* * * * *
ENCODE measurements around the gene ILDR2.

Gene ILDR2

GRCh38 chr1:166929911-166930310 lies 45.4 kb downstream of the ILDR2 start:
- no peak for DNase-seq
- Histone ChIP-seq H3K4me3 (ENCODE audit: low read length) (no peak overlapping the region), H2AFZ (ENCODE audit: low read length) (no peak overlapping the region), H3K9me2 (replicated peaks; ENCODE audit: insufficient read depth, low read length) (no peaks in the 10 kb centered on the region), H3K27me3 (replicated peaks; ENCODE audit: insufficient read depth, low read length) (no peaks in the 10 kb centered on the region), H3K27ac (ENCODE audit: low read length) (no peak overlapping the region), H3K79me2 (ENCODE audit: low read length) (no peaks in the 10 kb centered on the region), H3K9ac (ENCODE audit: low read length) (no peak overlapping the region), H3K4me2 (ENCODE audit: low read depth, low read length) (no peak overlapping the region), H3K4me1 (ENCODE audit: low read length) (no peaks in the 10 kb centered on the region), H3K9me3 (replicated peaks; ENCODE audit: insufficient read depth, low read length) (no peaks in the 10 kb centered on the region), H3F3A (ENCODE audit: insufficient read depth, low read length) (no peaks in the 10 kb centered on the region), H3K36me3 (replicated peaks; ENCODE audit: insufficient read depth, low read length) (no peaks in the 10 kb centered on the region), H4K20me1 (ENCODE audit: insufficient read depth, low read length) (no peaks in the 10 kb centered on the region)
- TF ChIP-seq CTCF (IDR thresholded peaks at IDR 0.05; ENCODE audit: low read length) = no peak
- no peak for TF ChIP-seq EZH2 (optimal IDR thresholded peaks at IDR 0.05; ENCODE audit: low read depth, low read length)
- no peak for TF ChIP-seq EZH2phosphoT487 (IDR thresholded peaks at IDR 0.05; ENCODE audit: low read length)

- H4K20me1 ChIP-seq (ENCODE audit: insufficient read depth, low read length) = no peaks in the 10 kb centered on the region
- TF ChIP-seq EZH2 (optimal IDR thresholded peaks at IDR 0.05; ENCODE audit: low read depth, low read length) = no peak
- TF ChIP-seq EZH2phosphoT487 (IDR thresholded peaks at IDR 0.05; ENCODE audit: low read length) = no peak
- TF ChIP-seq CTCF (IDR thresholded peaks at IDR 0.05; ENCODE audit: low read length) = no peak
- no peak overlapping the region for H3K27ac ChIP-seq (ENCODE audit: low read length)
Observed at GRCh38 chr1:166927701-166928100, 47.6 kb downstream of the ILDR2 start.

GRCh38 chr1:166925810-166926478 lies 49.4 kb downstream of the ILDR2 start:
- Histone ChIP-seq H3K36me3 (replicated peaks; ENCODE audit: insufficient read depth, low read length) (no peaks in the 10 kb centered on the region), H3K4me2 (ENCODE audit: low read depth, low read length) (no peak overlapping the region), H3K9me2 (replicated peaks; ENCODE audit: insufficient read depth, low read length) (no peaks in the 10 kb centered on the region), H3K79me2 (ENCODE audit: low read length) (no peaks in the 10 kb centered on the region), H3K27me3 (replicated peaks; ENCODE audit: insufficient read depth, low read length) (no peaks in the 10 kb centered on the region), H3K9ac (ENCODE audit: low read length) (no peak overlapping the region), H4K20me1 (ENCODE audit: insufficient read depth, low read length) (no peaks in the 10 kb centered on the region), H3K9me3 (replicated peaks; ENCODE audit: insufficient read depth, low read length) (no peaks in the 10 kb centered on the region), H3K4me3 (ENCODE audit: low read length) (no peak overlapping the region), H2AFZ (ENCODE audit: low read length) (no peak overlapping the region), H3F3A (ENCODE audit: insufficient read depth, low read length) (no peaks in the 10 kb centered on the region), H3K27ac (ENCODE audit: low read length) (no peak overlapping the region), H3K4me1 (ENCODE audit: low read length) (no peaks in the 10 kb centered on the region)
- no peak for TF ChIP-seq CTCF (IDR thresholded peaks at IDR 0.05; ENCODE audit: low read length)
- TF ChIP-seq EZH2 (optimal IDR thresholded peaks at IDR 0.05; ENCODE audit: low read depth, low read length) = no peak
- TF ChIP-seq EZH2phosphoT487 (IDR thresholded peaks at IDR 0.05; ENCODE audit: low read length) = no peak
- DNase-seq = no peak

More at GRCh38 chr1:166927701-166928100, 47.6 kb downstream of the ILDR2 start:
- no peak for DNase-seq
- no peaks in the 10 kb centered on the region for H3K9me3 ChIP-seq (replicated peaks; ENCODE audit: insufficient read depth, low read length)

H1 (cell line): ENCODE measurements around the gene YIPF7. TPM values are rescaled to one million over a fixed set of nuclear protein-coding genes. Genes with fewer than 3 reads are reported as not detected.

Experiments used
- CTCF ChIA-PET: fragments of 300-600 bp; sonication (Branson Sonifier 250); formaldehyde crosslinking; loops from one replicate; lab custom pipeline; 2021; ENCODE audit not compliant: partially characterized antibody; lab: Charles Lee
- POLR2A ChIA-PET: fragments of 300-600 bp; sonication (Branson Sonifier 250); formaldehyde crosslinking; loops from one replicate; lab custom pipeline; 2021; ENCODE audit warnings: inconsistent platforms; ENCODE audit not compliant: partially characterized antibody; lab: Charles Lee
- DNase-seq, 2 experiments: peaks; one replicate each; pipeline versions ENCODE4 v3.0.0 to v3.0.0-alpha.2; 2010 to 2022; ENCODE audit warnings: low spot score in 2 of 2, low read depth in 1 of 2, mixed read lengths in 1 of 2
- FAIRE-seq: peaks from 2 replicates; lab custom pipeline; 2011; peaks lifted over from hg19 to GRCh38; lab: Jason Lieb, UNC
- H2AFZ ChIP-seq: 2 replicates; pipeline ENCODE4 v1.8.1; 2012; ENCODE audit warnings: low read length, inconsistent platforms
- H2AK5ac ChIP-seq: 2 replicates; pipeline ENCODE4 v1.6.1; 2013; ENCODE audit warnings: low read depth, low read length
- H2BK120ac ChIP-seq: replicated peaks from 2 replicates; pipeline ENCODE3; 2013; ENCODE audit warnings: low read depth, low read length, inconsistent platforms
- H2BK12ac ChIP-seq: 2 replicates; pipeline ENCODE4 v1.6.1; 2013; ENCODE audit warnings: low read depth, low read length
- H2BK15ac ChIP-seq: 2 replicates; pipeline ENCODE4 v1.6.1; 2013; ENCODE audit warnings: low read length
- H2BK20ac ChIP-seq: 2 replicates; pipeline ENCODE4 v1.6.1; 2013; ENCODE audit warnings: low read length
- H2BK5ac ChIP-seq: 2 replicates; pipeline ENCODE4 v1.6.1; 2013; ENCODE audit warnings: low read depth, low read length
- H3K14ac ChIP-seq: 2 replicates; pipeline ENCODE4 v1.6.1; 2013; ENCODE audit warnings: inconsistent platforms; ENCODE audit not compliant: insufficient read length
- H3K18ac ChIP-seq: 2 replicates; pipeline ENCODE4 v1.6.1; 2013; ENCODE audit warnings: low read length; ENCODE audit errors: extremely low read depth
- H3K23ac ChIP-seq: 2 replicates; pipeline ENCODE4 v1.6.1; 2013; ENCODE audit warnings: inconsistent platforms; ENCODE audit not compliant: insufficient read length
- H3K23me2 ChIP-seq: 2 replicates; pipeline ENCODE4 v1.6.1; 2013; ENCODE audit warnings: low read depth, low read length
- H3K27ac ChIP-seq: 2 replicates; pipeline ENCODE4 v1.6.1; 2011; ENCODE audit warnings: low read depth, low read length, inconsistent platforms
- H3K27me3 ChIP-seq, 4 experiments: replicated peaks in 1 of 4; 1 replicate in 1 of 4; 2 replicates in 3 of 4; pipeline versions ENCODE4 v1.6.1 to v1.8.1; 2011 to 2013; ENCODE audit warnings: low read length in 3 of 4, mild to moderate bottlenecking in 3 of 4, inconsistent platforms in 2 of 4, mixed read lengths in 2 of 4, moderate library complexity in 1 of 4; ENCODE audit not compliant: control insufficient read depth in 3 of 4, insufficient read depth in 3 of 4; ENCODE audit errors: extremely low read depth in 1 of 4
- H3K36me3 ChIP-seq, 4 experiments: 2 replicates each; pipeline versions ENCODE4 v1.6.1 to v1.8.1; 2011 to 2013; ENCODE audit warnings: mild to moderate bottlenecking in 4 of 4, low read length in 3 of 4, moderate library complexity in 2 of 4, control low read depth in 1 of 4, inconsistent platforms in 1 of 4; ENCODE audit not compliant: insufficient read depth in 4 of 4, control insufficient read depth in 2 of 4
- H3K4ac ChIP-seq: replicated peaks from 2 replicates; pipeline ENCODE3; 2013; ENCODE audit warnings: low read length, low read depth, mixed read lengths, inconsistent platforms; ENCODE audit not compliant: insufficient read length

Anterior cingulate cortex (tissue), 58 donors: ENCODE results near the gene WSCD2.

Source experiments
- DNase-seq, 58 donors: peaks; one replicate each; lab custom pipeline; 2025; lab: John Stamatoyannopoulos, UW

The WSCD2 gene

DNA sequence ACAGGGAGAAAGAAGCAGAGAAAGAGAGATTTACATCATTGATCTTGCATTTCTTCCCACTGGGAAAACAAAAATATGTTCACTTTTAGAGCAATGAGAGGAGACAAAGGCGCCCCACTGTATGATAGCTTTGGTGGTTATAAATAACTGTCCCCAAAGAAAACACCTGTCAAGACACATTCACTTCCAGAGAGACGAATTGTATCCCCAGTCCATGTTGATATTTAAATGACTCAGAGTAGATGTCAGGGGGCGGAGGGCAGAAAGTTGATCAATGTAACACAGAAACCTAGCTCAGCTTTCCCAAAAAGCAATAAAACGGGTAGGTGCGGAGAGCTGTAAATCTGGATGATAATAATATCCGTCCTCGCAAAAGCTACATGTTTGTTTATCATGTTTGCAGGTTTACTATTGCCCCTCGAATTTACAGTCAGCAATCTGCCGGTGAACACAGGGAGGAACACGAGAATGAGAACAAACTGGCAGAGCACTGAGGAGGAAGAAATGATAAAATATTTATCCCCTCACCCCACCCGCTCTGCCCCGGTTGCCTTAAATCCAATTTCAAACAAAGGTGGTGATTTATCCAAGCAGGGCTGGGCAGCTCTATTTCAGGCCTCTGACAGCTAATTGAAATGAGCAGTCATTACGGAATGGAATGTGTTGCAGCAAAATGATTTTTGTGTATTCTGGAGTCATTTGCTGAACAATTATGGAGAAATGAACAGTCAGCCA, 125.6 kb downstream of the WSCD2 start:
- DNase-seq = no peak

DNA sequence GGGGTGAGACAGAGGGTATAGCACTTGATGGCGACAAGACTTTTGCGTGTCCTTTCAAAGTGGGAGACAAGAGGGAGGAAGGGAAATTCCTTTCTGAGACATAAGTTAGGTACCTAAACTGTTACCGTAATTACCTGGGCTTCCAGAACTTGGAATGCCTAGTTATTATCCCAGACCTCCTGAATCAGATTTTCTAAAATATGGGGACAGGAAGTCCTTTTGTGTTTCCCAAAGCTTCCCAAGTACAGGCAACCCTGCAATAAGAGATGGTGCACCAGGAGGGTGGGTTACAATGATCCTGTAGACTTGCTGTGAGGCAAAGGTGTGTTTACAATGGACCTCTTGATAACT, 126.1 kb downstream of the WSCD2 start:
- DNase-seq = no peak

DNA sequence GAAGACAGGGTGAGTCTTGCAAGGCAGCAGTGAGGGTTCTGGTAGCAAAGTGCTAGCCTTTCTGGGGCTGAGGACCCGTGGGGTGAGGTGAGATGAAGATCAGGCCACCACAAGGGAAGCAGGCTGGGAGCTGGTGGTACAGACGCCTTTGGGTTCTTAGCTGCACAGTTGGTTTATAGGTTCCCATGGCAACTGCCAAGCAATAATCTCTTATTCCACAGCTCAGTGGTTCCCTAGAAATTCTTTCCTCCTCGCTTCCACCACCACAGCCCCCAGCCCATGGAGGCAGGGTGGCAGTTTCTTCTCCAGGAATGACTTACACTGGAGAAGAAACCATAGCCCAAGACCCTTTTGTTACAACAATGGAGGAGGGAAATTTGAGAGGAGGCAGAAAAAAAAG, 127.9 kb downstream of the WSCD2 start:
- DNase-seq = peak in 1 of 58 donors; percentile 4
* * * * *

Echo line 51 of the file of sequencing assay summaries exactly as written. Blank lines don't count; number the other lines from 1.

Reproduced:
DNA sequence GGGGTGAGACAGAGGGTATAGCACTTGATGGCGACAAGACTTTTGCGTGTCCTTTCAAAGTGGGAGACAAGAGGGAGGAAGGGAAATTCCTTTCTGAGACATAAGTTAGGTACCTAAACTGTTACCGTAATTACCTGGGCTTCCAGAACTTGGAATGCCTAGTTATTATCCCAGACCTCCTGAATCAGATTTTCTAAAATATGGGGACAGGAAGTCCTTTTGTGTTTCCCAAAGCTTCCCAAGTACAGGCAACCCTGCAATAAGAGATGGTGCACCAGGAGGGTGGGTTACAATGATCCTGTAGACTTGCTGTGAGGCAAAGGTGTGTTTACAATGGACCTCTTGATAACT, 126.1 kb downstream of the WSCD2 start: